Explore further: Gram-negative bacteria may influence Alzheimer's disease pathology

More information: David C. Emery et al, 16S rRNA Next Generation Sequencing Analysis Shows Bacteria in Alzheimer's Post-Mortem Brain, Frontiers in Aging Neuroscience (2017). DOI: 10.3389/fnagi.2017.00195

Related Stories

Gram-negative bacteria may influence Alzheimer's disease pathology

November 30, 2016
For the first time, researchers have found higher levels of Gram-negative bacteria antigens in brain samples from late-onset Alzheimer's disease patients. Compared to controls, patients with Alzheimer's had much higher levels ...

Study suggests possible new target for treating and preventing Alzheimer's

December 1, 2016
A new scientific discovery may provide a future avenue for treatment and prevention of Alzheimer's disease.

Abnormal brain protein may contribute to Alzheimer's disease development

September 30, 2016
A recently-recognized pathologic protein in the brain may play a larger role in the development of clinical Alzheimer's disease dementia than previously recognized, according to a study by researchers at Rush University Medical ...

Gut bacteria may play a role in Alzheimer's disease

February 10, 2017
New research from Lund University in Sweden has shown that intestinal bacteria can accelerate the development of Alzheimer's disease. According to the researchers behind the study, the results open up the door to new opportunities ...

New strategy may help combat Alzheimer's disease

March 14, 2017
Researchers have uncovered a mechanism that helps block the accumulation of proteins involved in Alzheimer's disease. Tapping into this natural process may therefore help prevent or treat the condition.

Research points to new treatment strategy against Alzheimer's disease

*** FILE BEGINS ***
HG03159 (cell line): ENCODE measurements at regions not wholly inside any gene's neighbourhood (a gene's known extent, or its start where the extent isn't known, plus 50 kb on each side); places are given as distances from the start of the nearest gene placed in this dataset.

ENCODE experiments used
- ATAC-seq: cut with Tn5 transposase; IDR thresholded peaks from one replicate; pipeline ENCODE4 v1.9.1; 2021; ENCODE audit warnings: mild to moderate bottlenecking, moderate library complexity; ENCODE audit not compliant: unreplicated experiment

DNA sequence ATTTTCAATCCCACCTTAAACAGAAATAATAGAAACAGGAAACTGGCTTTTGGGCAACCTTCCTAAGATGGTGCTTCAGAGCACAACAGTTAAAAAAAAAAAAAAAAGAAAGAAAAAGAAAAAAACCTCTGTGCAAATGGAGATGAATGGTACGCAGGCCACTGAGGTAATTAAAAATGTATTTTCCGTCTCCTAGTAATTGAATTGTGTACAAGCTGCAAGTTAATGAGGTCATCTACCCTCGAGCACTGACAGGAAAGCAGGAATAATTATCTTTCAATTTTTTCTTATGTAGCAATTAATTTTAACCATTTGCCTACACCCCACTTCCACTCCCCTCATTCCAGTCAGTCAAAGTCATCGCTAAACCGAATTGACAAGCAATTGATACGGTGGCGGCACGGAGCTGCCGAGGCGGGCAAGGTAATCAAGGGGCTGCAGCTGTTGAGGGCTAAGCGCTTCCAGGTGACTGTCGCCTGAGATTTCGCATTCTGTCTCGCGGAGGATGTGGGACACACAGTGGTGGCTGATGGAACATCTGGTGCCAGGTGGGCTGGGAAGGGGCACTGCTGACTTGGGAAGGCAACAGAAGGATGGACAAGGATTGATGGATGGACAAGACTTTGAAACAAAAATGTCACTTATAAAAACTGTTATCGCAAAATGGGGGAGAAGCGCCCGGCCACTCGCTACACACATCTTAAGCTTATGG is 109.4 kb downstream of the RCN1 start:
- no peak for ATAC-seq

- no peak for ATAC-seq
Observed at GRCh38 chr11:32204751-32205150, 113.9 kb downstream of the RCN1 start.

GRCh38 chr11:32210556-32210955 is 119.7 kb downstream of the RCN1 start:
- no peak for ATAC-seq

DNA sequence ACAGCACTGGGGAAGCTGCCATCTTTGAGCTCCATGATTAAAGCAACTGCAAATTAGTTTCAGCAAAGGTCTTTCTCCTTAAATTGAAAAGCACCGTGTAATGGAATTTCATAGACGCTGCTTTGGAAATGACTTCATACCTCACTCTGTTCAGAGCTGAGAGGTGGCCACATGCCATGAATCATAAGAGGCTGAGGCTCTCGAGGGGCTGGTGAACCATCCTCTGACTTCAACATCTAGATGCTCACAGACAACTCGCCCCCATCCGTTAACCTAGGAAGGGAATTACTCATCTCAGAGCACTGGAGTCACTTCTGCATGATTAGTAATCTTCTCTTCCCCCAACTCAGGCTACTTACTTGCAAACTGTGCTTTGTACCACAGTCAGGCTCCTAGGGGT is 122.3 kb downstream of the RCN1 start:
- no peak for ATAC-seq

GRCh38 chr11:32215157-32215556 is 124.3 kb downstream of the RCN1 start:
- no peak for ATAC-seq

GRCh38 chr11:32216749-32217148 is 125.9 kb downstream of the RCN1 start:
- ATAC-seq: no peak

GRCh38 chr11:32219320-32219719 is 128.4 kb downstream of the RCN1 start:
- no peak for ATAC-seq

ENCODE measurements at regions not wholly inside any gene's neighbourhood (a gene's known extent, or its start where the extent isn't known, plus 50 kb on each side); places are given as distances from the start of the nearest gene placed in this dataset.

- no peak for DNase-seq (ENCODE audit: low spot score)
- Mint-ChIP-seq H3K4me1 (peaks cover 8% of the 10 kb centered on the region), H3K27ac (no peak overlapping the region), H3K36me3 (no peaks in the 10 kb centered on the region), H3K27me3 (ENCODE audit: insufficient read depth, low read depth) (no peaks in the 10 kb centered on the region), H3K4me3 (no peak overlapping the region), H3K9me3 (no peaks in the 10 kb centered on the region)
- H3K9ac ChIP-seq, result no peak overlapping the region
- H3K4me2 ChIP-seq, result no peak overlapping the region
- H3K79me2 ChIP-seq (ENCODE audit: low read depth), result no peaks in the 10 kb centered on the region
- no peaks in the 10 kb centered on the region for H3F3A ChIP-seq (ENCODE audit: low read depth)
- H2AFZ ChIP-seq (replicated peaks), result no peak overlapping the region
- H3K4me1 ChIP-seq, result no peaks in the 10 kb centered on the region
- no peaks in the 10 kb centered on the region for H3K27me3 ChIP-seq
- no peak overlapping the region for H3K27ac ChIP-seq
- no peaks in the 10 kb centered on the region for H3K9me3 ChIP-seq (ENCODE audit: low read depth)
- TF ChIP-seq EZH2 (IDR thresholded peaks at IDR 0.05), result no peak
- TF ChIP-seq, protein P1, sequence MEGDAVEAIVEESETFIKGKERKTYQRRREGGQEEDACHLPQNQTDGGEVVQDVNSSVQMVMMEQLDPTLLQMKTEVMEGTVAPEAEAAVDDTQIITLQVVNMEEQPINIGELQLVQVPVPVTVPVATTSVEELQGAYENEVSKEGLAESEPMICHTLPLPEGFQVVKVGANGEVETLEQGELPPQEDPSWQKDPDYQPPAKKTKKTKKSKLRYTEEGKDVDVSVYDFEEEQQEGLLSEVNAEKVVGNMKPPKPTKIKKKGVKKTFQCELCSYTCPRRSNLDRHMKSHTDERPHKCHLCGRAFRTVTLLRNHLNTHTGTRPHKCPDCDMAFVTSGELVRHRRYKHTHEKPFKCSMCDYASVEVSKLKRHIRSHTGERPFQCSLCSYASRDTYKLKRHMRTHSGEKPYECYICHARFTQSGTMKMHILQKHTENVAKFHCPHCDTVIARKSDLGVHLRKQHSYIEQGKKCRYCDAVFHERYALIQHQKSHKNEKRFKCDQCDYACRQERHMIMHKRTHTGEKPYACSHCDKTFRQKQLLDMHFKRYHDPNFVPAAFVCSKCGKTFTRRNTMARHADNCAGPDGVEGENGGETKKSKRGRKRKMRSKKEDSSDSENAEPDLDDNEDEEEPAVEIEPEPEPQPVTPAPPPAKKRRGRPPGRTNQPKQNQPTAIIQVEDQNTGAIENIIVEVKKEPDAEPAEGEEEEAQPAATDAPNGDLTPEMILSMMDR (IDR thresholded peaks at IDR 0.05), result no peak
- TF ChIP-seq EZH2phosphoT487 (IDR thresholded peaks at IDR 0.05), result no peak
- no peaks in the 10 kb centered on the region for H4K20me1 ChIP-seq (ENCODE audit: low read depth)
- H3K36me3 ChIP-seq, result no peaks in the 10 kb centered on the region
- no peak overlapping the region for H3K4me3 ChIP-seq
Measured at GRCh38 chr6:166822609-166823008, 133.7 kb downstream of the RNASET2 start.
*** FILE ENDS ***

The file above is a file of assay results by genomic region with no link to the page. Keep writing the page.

September 7, 2016
New research suggests that Alzheimer's disease may trigger increased expression of an enzyme called lysozyme, which attempts to counteract amyloid build-up in the brain.

Recommended for you

Lifestyle changes to stave off Alzheimer's? Hints, no proof

July 20, 2017
There are no proven ways to stave off Alzheimer's, but a new report raises the prospect that avoiding nine key risks starting in childhood just might delay or even prevent about a third of dementia cases around the world.

Blood test identifies key Alzheimer's marker

July 19, 2017
A new study led by researchers at Washington University School of Medicine in St. Louis suggests that measures of amyloid beta in the blood have the potential to help identify people with altered levels of amyloid in their ...

Steering an enzyme's 'scissors' shows potential for stopping Alzheimer's disease

July 19, 2017
The old real estate adage about "location, location, location" might also apply to the biochemical genesis of Alzheimer's disease, according to new research from the University of British Columbia.

Brain scans may change care for some people with memory loss

July 19, 2017
Does it really take an expensive brain scan to diagnose Alzheimer's? Not everybody needs one but new research suggests that for a surprising number of patients whose memory problems are hard to pin down, PET scans may lead ...

Can poor sleep boost odds for Alzheimer's?

July 18, 2017
(HealthDay)— Breathing problems during sleep may signal an increased risk for Alzheimer's disease, a trio of studies suggests.

Hearing is believing: Speech may be a clue to mental decline

July 17, 2017
Your speech may, um, help reveal if you're uh ... developing thinking problems. More pauses, filler words and other verbal changes might be an early sign of mental decline, which can lead to Alzheimer's disease, a study suggests.

0 comments

Please sign in to add a comment. Registration is free, and takes less than a minute. Read more

Click here to reset your password.
Sign in to get notified via email when new comments are made.